medication administration short-cuts

  1. Does anyone have any opinion/references regarding the wisdom (pro or con) of "pre-setting" meds in cups for a large number of patients, labeling the cups and then going into the milieu (psych or long-term care) and passing meds from the cups? HELP - this is an issue where I work. Thanks for any feedback

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    About dmnurss

    Joined: Aug '98; Posts: 15


  3. by   Heather27
    Let's all admit it: We do it!!
    Personally, I work in LTC, and I know what my residents take and when like I know the "back of my hand". I know the residents,and they know me. I sometimes pre-pour meds, and have never had a problem with it yet. Our pharmacist, however, doesn't like it, and has said that if we must do that, to keep it to a max of three or four residents' meds. I have found that it is often LESS safe to take my med cart with me, because I know that I won't be able to keep an eye on it.
    All told, we need to keep in mind that "safe and prudent" practice. I think it depends on the situation and the policies of the particular facility that you work in.

  4. by   DottieAnn
    Everyone may pre-pour meds, but is this really the safest way to medicated our residents? It is also against our facility policies to pre-pour. I would also like to suggest that this practice could cause a major problem when the facility is surveyed for state and Medicare. Knowing our residents "like the back of your hand" is one thing but are you looking at the med book when doing this pre-pour or is this also from memory. The five rights are there for a reason. Let's not shortcut the med pass. Our residents are worth the effort.
  5. by   Heather27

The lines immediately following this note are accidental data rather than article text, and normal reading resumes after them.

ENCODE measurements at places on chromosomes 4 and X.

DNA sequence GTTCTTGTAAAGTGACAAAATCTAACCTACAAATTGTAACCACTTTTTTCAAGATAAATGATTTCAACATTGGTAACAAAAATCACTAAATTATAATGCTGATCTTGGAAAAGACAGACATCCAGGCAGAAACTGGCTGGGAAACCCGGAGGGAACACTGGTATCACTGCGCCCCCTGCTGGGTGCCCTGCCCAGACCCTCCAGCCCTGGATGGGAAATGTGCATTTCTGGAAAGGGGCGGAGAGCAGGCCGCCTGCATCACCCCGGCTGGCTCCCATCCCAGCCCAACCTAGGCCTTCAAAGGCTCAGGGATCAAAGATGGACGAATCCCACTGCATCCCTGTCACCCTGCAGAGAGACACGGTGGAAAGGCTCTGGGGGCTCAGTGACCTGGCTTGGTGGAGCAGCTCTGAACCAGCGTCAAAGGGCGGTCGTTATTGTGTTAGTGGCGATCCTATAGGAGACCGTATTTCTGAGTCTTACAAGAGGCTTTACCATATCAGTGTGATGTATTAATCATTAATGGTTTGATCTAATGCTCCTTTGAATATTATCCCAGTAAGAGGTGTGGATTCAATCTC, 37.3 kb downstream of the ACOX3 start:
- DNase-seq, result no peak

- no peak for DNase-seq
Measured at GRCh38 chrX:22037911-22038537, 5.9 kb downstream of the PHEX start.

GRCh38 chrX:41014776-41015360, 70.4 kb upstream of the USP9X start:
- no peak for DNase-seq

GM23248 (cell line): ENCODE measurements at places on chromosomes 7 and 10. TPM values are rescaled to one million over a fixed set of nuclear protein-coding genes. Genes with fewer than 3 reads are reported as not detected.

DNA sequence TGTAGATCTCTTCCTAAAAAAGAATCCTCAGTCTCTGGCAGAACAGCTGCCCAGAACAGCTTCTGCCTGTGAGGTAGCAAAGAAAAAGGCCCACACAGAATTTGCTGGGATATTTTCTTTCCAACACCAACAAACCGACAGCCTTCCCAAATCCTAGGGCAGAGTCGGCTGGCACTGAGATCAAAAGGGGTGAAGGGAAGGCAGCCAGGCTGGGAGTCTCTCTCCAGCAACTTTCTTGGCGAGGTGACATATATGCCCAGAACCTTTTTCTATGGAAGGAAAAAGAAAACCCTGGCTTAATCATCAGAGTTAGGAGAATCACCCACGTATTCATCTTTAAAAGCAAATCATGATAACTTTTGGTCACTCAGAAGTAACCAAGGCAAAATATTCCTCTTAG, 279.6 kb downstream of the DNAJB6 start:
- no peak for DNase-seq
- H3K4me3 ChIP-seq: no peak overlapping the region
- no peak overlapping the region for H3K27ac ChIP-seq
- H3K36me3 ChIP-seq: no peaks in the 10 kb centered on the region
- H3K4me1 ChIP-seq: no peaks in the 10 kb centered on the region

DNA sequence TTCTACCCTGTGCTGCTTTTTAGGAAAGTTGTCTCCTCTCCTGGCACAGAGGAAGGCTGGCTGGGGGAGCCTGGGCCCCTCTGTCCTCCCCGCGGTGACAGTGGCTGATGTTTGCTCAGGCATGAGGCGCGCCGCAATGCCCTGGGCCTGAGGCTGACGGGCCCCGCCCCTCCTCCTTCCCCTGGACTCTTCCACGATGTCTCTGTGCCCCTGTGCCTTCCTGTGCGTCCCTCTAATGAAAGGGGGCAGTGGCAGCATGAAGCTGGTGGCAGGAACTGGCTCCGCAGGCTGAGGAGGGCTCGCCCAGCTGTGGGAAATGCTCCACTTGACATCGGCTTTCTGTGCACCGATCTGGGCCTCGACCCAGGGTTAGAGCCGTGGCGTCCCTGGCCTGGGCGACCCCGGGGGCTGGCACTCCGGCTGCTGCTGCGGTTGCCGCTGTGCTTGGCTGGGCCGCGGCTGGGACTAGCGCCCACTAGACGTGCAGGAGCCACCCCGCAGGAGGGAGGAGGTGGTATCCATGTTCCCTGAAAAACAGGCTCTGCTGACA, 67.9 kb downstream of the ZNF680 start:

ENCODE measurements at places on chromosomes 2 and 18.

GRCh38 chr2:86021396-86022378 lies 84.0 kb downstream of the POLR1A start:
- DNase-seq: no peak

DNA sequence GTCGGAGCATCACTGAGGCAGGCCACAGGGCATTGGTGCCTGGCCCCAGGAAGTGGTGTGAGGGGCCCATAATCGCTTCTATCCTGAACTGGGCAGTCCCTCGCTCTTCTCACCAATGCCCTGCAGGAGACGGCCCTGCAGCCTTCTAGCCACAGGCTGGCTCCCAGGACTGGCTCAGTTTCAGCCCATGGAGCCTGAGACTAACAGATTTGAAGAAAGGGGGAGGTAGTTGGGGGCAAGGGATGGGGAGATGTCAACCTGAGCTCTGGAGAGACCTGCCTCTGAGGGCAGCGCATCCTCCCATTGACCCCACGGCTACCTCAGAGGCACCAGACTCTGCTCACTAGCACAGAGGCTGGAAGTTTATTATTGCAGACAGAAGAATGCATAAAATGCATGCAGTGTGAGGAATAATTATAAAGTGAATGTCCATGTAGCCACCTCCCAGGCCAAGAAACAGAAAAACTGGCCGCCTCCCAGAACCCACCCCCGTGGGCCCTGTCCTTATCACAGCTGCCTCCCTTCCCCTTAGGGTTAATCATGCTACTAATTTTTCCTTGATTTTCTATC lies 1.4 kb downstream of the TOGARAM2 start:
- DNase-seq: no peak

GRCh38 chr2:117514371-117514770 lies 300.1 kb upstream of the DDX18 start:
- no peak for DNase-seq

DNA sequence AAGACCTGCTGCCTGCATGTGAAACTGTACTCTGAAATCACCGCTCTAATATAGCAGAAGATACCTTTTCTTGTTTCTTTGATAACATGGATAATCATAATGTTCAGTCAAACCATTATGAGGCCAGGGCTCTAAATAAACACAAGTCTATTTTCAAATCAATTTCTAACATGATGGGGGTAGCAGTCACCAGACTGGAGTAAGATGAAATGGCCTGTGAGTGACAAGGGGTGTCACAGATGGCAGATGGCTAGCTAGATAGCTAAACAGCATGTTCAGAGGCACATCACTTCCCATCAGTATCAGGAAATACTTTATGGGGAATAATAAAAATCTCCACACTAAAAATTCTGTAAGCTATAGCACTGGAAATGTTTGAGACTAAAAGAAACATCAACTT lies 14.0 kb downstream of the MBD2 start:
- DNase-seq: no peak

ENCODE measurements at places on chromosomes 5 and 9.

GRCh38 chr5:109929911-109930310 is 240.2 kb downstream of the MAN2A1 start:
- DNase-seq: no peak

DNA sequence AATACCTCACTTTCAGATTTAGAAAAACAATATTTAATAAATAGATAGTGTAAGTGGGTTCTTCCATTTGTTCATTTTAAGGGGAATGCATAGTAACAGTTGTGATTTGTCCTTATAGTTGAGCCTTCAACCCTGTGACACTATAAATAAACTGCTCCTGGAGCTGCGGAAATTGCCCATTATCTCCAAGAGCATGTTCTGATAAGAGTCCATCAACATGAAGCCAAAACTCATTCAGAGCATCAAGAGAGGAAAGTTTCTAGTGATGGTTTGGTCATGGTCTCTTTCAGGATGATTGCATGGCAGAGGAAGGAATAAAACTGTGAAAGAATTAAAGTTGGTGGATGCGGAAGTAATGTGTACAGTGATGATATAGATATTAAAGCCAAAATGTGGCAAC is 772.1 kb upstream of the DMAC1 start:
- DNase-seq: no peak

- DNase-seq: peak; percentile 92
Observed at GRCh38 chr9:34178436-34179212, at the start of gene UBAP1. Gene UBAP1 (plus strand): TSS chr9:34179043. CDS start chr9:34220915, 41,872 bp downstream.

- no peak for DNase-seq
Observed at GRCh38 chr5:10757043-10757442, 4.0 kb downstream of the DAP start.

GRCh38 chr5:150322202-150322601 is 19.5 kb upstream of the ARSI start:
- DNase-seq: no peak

It might be against your facilitity's policy, but not mine. Of course, safe medication administration is ALWAYS first and foremost, and I am not suggesting that we can memorize what a person gets and when. I am also saying that LTC is an easier setting in which to do this, as the resident population is stable, and you don't have to be checking identification etc. if you work there regularly. So, pardon me if you feel that this is unsafe practice. What works for one might not work for another!
  6. by   DottieAnn
    In my facility we have 100 + admissions and 100+ discharges a month. It seems that even the skilled units have 1 or 2 admissions/discharges a month. We are 236 beds with a subacute and inpatient hospice units which may make the difference. Pre-pouring is still not permitted by state regs and I believe federal regs also do not permit it. Apparently the regs are different in Canada. I did ask the floor nurses today about pre-pour and they were against it.

    [This message has been edited by DottieAnn (edited 01-31-99).]
  7. by   Heather27
    Well, there ya go! I doubt I would be comfortable doing any pre-prep in your facility too!!! My facility gets ONE respite admission every two weeks. The rest of the population rarely changes. Once again, let me stress that safe med administration is always first and foremost in all our minds, and we would never do anything to jeopardize the care of our residents.
  8. by   dmnurss
    I have been following the replies to my post about the pre-setting issue with interest. It seems like everyone knows it is against protocol etc. but also knows it is more or less common practice. I would like to find it in writing somewhere - I have checked the JAHCO manual and it is not specific in this regard. Is there a "standards of practice" resource somewhere that I am not aware of? If you have any suggestions please let me know. Thanks for the input. Donna